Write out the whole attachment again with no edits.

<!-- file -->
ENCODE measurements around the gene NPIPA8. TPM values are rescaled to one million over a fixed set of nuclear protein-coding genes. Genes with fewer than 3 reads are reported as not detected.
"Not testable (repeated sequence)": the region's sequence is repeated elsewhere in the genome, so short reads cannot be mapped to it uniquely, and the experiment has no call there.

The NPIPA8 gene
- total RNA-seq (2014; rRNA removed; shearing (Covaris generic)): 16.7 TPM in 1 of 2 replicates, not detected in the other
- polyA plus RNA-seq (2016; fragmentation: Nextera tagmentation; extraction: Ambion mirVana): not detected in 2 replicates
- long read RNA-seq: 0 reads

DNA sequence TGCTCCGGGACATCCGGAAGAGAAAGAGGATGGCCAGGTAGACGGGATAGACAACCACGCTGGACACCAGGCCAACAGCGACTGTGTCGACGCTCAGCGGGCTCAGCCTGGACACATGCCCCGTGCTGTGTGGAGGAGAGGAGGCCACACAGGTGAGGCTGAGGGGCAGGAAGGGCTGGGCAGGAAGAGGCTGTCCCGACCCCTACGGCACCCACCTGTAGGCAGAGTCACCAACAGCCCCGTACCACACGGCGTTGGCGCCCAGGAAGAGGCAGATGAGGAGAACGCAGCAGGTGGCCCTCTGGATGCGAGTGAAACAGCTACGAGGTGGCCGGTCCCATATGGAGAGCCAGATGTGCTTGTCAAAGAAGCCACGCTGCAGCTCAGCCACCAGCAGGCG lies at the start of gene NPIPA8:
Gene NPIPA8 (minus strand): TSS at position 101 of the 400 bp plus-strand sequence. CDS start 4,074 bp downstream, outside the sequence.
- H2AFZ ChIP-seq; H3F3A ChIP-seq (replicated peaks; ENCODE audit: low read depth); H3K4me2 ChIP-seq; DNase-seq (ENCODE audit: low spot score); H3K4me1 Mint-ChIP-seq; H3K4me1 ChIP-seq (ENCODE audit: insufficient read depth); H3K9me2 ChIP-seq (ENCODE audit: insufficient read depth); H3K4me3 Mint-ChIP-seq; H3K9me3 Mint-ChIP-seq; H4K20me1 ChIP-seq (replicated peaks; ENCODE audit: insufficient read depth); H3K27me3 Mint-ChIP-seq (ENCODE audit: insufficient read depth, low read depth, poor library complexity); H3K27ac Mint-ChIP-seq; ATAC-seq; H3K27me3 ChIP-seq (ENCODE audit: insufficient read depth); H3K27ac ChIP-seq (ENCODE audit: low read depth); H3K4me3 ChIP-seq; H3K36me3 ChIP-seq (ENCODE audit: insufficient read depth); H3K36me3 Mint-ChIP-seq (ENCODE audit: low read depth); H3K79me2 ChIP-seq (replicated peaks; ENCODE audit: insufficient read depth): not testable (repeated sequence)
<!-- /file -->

ENCODE measurements around the gene NPIPA8. TPM values are rescaled to one million over a fixed set of nuclear protein-coding genes. Genes with fewer than 3 reads are reported as not detected.
"Not testable (repeated sequence)": the region's sequence is repeated elsewhere in the genome, so short reads cannot be mapped to it uniquely, and the experiment has no call there.

The NPIPA8 gene
- total RNA-seq (2014; rRNA removed; shearing (Covaris generic)): 16.7 TPM in 1 of 2 replicates, not detected in the other
- polyA plus RNA-seq (2016; fragmentation: Nextera tagmentation; extraction: Ambion mirVana): not detected in 2 replicates
- long read RNA-seq: 0 reads

DNA sequence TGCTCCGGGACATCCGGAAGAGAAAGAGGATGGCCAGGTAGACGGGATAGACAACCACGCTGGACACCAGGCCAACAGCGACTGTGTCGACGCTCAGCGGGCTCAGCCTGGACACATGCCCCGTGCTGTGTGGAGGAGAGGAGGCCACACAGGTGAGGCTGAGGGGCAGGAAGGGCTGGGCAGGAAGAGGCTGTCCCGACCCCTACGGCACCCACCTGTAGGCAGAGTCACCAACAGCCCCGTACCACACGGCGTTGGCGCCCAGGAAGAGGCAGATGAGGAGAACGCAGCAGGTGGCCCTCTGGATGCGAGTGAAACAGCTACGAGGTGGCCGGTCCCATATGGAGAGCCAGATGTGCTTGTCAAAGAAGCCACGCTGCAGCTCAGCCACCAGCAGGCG lies at the start of gene NPIPA8:
Gene NPIPA8 (minus strand): TSS at position 101 of the 400 bp plus-strand sequence. CDS start 4,074 bp downstream, outside the sequence.
- H2AFZ ChIP-seq; H3F3A ChIP-seq (replicated peaks; ENCODE audit: low read depth); H3K4me2 ChIP-seq; DNase-seq (ENCODE audit: low spot score); H3K4me1 Mint-ChIP-seq; H3K4me1 ChIP-seq (ENCODE audit: insufficient read depth); H3K9me2 ChIP-seq (ENCODE audit: insufficient read depth); H3K4me3 Mint-ChIP-seq; H3K9me3 Mint-ChIP-seq; H4K20me1 ChIP-seq (replicated peaks; ENCODE audit: insufficient read depth); H3K27me3 Mint-ChIP-seq (ENCODE audit: insufficient read depth, low read depth, poor library complexity); H3K27ac Mint-ChIP-seq; ATAC-seq; H3K27me3 ChIP-seq (ENCODE audit: insufficient read depth); H3K27ac ChIP-seq (ENCODE audit: low read depth); H3K4me3 ChIP-seq; H3K36me3 ChIP-seq (ENCODE audit: insufficient read depth); H3K36me3 Mint-ChIP-seq (ENCODE audit: low read depth); H3K79me2 ChIP-seq (replicated peaks; ENCODE audit: insufficient read depth): not testable (repeated sequence)